RALEIGH – Unless there is a late arriving notice, 2022 ended up as the best year for North Carolina workers since at least 1997, despite recent headlines about recession, layoffs, and job cuts.
That’s because North Carolina’s unemployment rate remains historically low, and workers in the state are on track to experience a record low number of layoff and closure events, according to data from the North Carolina Department of Commerce.
As of Jan. 10 the layoff data has not changed since WRAL TechWire reported in mid December that layoff numbers and plant closures were low on a historical basis.
The layoff news belies headlines about the growing number of tech layoffs nationally.
“Tech layoffs are overhyped,” said Dr. Gerald Cohen, the chief economist at the Kenan Institute, in an interview with WRAL TechWire. “Not a good indicator of what is going on.”
Cohen, who earlier this month guaranteed that the United States economy would experience a downturn in 2023, told WRAL TechWire that he still believes any coming recession would be mild.
Layoffs and closings jumped significantly in 2020 following the onset of the COVID-19 pandemic, including 226 temporary layoffs.
But in 2021, the number of combined layoffs and closings fell to near-record lows during a period of recovery. Thus far, this year, the numbers are even lower as not since 2015 has the number of permanent layoffs been close to the 2022 figures, data show.
When it comes to layoffs, the North Carolina Department of Commerce tracks mass layoff events, include permanent layoffs, temporary layoffs, and permanent closures of facilities, under the Worker Adjustment and Retraining Notification (WARN) Act, which is meant to provide employees advance notice of qualified plant closings and mass layoffs.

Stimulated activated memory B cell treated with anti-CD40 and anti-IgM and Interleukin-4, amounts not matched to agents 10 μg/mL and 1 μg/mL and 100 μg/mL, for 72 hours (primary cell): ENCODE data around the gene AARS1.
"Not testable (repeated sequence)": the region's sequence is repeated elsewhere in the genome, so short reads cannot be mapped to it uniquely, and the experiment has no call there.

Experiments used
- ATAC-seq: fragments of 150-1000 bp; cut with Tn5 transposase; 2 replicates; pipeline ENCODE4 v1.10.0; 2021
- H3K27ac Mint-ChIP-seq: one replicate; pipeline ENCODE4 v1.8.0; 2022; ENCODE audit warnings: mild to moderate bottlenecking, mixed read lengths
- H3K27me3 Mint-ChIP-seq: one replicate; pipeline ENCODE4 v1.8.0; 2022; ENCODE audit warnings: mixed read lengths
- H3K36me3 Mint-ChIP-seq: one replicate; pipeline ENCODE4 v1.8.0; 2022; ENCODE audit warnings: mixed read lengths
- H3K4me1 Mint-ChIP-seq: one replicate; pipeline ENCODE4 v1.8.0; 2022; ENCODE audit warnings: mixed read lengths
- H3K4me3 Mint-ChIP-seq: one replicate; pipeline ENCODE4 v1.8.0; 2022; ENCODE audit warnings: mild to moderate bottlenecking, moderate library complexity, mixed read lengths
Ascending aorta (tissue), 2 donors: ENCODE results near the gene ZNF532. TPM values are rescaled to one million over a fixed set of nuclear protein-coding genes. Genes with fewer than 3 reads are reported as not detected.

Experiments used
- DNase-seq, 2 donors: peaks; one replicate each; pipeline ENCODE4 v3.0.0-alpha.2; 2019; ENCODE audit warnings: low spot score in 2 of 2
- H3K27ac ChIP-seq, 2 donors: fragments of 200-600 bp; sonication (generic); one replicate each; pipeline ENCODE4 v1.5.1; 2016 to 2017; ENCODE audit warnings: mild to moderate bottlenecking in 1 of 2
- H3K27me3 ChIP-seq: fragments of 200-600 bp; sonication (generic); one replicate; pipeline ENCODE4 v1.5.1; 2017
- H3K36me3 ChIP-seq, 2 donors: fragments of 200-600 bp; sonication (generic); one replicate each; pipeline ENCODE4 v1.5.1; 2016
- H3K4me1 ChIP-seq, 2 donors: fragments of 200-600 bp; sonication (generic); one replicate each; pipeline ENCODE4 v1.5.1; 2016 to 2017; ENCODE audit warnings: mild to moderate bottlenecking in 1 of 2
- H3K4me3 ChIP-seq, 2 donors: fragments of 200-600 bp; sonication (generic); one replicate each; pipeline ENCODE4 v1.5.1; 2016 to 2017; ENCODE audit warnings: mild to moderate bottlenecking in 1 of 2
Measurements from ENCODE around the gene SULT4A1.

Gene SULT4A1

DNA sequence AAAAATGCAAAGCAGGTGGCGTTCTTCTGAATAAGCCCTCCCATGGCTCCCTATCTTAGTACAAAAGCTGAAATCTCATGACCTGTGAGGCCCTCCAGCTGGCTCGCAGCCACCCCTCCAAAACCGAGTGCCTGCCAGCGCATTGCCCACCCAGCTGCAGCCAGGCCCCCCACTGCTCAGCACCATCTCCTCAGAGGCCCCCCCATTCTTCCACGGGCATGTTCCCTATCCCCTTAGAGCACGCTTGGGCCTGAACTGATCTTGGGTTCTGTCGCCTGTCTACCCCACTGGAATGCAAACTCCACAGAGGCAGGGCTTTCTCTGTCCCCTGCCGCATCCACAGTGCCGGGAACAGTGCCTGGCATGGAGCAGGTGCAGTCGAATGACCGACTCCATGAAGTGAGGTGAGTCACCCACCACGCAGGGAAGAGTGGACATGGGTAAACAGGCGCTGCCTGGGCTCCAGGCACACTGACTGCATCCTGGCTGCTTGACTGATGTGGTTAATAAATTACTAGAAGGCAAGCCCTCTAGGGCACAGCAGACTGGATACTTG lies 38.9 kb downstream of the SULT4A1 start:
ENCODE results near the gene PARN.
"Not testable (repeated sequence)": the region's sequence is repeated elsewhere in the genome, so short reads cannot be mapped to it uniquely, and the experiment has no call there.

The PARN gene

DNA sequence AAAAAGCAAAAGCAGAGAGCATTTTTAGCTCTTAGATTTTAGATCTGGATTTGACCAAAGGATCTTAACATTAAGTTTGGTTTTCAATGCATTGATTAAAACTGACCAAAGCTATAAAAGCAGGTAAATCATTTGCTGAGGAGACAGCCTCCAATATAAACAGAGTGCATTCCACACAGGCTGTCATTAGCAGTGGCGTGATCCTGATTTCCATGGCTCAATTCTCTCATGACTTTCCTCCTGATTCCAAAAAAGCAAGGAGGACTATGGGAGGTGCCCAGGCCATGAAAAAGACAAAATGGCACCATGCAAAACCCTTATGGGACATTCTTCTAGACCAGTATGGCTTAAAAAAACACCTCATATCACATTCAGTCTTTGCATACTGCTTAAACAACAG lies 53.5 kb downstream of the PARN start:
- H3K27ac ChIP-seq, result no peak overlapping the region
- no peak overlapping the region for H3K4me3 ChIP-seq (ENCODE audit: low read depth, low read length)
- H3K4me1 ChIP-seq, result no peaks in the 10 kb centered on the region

Thus far in 2022, through December 15, only 42 such events have occurred, the fewest in the data set reviewed by WRAL TechWire, which spans back to 1997.
The latest edition of the report maintained by the North Carolina Department of Commerce also shows that 4,204 workers in North Carolina have been affected by layoffs or plant closures thus far in 2022.
That's also the fewest number of workers who have received such notice, under the WARN Act, in the data set.
North Carolina's labor market remains resilient
Still, workers in North Carolina will be affected should a layoff occur, including those workers at Lenovo, Cisco, and N-able, all companies that recently confirmed to WRAL TechWire that jobs in the Triangle have been cut recently.
Yet the job market remains a healthy labor market, said Cohen. "While tech companies are under pressure and may be shedding jobs, those workers are still in very high demand by other sectors," Cohen noted.
Further, on the whole, job openings remain quite elevated. "Adjusted for size, North Carolina has relatively more openings than the rest of the United States," Cohen said.
However, there is reason for caution.
Layoffs tend to increase the year prior to a recession, said Dr. Michael Walden, an economist and a William Neal Reynolds Distinguished Professor Emeritus at North Carolina State University. Layoffs would also increase during a recession, too, he noted. And he sees warning signs.
"The upward trend in layoffs matches other indicators that are flashing 'slowdown' in North Carolina," said Walden. "For workers, my message has been consistently clear—keep the job you have, strive to be indispensable, and if you don’t have a job, take the first one that meets your minimum requirements."